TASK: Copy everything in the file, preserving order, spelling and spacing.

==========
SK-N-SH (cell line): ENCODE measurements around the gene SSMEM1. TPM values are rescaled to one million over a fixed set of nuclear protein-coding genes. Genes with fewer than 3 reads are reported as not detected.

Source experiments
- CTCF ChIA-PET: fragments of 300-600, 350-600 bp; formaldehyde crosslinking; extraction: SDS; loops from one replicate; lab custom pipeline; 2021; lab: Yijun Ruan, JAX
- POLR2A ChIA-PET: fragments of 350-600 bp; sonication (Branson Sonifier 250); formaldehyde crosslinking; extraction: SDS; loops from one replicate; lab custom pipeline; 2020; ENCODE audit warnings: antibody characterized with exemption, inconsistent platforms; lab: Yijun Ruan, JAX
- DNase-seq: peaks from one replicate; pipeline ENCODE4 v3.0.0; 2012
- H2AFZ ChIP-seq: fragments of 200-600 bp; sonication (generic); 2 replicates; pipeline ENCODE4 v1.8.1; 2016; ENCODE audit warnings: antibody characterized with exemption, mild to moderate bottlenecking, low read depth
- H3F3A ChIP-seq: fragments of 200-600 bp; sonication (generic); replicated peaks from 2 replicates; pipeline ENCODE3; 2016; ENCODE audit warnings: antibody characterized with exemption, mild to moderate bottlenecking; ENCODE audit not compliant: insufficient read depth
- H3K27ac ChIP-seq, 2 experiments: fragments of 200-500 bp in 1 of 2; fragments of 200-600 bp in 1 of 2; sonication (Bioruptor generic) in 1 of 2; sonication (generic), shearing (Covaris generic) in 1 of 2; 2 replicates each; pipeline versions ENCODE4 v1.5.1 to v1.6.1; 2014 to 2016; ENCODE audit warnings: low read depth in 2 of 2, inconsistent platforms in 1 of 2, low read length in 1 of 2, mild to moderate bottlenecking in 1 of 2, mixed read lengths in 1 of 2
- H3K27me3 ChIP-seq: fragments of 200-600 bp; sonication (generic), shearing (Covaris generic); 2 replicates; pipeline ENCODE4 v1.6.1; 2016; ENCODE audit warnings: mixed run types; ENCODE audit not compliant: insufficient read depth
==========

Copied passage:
SK-N-SH (cell line): ENCODE measurements around the gene SSMEM1. TPM values are rescaled to one million over a fixed set of nuclear protein-coding genes. Genes with fewer than 3 reads are reported as not detected.

Source experiments
- CTCF ChIA-PET: fragments of 300-600, 350-600 bp; formaldehyde crosslinking; extraction: SDS; loops from one replicate; lab custom pipeline; 2021; lab: Yijun Ruan, JAX
- POLR2A ChIA-PET: fragments of 350-600 bp; sonication (Branson Sonifier 250); formaldehyde crosslinking; extraction: SDS; loops from one replicate; lab custom pipeline; 2020; ENCODE audit warnings: antibody characterized with exemption, inconsistent platforms; lab: Yijun Ruan, JAX
- DNase-seq: peaks from one replicate; pipeline ENCODE4 v3.0.0; 2012
- H2AFZ ChIP-seq: fragments of 200-600 bp; sonication (generic); 2 replicates; pipeline ENCODE4 v1.8.1; 2016; ENCODE audit warnings: antibody characterized with exemption, mild to moderate bottlenecking, low read depth
- H3F3A ChIP-seq: fragments of 200-600 bp; sonication (generic); replicated peaks from 2 replicates; pipeline ENCODE3; 2016; ENCODE audit warnings: antibody characterized with exemption, mild to moderate bottlenecking; ENCODE audit not compliant: insufficient read depth
- H3K27ac ChIP-seq, 2 experiments: fragments of 200-500 bp in 1 of 2; fragments of 200-600 bp in 1 of 2; sonication (Bioruptor generic) in 1 of 2; sonication (generic), shearing (Covaris generic) in 1 of 2; 2 replicates each; pipeline versions ENCODE4 v1.5.1 to v1.6.1; 2014 to 2016; ENCODE audit warnings: low read depth in 2 of 2, inconsistent platforms in 1 of 2, low read length in 1 of 2, mild to moderate bottlenecking in 1 of 2, mixed read lengths in 1 of 2
- H3K27me3 ChIP-seq: fragments of 200-600 bp; sonication (generic), shearing (Covaris generic); 2 replicates; pipeline ENCODE4 v1.6.1; 2016; ENCODE audit warnings: mixed run types; ENCODE audit not compliant: insufficient read depth